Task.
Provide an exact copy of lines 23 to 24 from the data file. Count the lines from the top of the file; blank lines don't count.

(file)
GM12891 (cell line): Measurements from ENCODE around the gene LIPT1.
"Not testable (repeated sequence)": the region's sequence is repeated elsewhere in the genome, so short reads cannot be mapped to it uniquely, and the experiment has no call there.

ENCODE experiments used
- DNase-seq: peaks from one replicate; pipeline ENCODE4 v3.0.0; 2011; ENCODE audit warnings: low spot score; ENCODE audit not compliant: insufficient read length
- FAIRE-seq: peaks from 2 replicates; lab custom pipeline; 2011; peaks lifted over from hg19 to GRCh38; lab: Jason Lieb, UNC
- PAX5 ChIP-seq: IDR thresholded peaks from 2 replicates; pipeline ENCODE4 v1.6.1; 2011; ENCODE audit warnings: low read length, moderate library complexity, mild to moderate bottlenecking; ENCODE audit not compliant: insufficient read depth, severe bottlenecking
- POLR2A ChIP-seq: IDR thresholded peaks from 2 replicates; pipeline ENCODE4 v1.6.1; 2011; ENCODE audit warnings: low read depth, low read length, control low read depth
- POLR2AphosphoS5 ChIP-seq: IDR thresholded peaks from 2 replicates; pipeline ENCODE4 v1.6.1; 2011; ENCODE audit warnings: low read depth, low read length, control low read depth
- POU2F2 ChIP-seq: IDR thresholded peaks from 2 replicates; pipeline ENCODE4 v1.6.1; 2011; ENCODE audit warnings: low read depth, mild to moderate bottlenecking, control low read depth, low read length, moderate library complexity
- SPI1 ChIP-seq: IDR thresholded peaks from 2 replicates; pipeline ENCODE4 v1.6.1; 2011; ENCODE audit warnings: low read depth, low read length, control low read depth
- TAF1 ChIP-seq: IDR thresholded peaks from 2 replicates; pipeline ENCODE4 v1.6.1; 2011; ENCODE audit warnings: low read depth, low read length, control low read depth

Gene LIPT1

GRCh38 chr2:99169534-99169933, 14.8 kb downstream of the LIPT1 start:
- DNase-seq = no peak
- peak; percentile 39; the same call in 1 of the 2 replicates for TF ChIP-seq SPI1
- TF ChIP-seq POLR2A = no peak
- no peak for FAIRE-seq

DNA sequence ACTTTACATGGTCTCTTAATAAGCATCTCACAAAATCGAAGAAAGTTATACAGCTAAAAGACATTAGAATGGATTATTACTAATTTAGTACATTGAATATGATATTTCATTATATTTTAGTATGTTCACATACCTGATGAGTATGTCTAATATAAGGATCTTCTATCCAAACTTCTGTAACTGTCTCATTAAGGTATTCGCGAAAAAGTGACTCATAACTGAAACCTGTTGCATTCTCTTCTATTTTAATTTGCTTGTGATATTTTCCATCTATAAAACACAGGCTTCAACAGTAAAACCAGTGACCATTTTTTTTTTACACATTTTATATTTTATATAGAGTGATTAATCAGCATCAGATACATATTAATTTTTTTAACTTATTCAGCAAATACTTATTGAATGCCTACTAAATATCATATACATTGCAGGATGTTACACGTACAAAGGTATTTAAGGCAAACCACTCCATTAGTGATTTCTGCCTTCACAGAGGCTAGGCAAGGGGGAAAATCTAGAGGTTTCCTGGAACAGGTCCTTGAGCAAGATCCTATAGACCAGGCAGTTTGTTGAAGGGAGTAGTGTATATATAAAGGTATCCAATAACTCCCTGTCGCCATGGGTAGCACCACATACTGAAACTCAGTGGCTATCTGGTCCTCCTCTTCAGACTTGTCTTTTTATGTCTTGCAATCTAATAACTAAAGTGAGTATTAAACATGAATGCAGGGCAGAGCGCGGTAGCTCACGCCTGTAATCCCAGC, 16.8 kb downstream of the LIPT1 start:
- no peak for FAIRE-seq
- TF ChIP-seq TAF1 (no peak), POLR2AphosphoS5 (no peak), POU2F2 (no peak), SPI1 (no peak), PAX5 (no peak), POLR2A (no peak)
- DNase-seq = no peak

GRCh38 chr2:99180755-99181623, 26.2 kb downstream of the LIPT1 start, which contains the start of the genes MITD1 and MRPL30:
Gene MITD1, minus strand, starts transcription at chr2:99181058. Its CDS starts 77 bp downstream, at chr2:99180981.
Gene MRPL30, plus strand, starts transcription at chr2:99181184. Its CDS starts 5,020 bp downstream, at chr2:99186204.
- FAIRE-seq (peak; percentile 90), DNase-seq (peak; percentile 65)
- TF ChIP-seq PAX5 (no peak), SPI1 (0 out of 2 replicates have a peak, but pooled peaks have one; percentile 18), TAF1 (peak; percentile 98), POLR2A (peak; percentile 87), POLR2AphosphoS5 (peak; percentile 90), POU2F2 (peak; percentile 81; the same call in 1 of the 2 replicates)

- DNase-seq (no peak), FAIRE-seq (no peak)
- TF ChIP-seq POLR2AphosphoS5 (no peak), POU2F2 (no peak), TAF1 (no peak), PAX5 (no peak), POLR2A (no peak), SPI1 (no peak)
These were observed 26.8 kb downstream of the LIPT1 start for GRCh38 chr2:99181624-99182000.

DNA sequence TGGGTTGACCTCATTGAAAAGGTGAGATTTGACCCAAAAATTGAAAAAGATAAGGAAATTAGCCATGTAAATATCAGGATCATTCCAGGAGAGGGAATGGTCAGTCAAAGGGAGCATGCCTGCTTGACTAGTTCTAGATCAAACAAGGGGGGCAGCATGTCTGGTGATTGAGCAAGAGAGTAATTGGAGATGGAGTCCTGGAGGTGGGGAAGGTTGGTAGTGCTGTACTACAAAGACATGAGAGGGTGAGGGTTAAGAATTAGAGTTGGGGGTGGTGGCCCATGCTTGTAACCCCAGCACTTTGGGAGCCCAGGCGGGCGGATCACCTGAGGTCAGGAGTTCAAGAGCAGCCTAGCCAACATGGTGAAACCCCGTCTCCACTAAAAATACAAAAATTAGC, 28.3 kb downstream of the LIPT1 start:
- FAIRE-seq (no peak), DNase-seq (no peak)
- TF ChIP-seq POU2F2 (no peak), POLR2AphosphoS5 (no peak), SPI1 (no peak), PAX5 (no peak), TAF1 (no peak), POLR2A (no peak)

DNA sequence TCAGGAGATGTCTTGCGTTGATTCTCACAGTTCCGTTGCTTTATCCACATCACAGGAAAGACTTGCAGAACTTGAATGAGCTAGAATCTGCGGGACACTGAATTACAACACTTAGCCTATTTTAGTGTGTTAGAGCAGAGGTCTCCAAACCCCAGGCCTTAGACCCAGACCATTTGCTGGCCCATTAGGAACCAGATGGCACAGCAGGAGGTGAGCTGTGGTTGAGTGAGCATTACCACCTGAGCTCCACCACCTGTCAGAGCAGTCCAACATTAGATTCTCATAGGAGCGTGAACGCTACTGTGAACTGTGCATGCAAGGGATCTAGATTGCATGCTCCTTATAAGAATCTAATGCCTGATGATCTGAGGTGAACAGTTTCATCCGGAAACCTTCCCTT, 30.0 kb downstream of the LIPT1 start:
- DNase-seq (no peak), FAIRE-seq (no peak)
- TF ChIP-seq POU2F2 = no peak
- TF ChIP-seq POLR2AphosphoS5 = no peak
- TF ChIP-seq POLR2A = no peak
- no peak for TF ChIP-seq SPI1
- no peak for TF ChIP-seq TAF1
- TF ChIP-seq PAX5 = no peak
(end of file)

Gene MITD1, minus strand, starts transcription at chr2:99181058. Its CDS starts 77 bp downstream, at chr2:99180981.
Gene MRPL30, plus strand, starts transcription at chr2:99181184. Its CDS starts 5,020 bp downstream, at chr2:99186204.